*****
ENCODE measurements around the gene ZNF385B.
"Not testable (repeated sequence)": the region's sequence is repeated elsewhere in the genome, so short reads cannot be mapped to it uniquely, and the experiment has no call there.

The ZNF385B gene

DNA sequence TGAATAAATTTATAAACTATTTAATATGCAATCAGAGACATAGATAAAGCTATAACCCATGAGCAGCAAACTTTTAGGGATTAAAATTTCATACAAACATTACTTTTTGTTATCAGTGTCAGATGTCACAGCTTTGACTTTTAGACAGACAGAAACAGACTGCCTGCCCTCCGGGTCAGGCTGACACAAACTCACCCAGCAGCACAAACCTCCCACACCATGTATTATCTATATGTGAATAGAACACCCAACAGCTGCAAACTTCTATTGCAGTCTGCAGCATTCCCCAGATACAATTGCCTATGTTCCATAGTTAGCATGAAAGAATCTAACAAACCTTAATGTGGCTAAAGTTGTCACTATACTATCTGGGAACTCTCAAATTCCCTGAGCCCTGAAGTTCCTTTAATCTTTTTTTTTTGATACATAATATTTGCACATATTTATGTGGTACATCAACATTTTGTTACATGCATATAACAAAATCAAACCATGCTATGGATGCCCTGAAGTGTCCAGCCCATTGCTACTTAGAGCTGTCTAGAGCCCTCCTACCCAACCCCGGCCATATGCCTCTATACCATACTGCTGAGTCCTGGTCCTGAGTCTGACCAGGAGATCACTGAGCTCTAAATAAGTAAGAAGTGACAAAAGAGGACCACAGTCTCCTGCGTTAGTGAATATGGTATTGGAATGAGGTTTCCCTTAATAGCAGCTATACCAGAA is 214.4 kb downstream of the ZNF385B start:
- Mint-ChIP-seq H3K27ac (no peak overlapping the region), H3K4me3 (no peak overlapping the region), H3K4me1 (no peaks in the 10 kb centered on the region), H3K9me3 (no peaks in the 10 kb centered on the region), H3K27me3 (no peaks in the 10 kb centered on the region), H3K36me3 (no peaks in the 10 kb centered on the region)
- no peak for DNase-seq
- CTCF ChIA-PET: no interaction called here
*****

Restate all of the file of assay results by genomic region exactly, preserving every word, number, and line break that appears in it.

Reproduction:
ENCODE measurements around the gene ZNF385B.
"Not testable (repeated sequence)": the region's sequence is repeated elsewhere in the genome, so short reads cannot be mapped to it uniquely, and the experiment has no call there.

The ZNF385B gene

DNA sequence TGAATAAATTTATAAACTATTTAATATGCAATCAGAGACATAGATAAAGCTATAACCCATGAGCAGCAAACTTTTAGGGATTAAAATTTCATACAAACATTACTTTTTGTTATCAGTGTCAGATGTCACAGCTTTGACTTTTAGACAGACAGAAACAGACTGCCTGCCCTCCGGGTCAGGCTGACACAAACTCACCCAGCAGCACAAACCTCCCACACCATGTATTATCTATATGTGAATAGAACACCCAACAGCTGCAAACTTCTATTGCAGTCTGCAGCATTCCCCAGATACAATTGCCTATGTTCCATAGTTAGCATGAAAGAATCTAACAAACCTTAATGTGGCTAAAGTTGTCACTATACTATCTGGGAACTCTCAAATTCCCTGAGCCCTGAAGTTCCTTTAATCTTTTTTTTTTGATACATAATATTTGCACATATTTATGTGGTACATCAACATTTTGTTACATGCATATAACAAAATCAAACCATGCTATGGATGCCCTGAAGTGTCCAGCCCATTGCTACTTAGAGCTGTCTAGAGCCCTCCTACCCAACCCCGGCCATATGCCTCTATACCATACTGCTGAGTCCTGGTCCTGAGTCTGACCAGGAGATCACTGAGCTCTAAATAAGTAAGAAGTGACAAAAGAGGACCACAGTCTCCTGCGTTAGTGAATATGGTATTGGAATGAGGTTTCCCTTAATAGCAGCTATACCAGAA is 214.4 kb downstream of the ZNF385B start:
- Mint-ChIP-seq H3K27ac (no peak overlapping the region), H3K4me3 (no peak overlapping the region), H3K4me1 (no peaks in the 10 kb centered on the region), H3K9me3 (no peaks in the 10 kb centered on the region), H3K27me3 (no peaks in the 10 kb centered on the region), H3K36me3 (no peaks in the 10 kb centered on the region)
- no peak for DNase-seq
- CTCF ChIA-PET: no interaction called here